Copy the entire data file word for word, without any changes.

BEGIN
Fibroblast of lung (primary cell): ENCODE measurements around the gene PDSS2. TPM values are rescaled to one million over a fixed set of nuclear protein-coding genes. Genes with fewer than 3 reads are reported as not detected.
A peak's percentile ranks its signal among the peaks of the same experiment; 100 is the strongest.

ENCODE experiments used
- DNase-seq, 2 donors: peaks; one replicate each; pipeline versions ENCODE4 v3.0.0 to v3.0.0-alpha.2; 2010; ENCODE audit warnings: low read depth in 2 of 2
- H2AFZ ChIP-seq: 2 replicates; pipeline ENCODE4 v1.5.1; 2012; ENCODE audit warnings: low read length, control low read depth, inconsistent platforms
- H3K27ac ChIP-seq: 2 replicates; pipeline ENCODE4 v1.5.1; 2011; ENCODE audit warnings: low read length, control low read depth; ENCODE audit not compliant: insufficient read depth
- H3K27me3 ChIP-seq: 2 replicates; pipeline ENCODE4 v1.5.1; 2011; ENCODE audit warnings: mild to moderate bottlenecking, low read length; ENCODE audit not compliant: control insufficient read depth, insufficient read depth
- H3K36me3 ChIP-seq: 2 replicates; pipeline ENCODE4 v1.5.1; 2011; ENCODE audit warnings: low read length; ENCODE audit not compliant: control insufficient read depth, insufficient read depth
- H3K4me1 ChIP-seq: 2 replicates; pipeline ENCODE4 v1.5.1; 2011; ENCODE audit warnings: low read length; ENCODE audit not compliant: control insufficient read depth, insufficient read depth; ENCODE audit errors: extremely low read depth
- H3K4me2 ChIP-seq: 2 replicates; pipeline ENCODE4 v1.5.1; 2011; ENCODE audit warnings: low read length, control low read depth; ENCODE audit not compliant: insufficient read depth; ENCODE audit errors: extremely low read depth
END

Fibroblast of lung (primary cell): ENCODE measurements around the gene PDSS2. TPM values are rescaled to one million over a fixed set of nuclear protein-coding genes. Genes with fewer than 3 reads are reported as not detected.
A peak's percentile ranks its signal among the peaks of the same experiment; 100 is the strongest.

ENCODE experiments used
- DNase-seq, 2 donors: peaks; one replicate each; pipeline versions ENCODE4 v3.0.0 to v3.0.0-alpha.2; 2010; ENCODE audit warnings: low read depth in 2 of 2
- H2AFZ ChIP-seq: 2 replicates; pipeline ENCODE4 v1.5.1; 2012; ENCODE audit warnings: low read length, control low read depth, inconsistent platforms
- H3K27ac ChIP-seq: 2 replicates; pipeline ENCODE4 v1.5.1; 2011; ENCODE audit warnings: low read length, control low read depth; ENCODE audit not compliant: insufficient read depth
- H3K27me3 ChIP-seq: 2 replicates; pipeline ENCODE4 v1.5.1; 2011; ENCODE audit warnings: mild to moderate bottlenecking, low read length; ENCODE audit not compliant: control insufficient read depth, insufficient read depth
- H3K36me3 ChIP-seq: 2 replicates; pipeline ENCODE4 v1.5.1; 2011; ENCODE audit warnings: low read length; ENCODE audit not compliant: control insufficient read depth, insufficient read depth
- H3K4me1 ChIP-seq: 2 replicates; pipeline ENCODE4 v1.5.1; 2011; ENCODE audit warnings: low read length; ENCODE audit not compliant: control insufficient read depth, insufficient read depth; ENCODE audit errors: extremely low read depth
- H3K4me2 ChIP-seq: 2 replicates; pipeline ENCODE4 v1.5.1; 2011; ENCODE audit warnings: low read length, control low read depth; ENCODE audit not compliant: insufficient read depth; ENCODE audit errors: extremely low read depth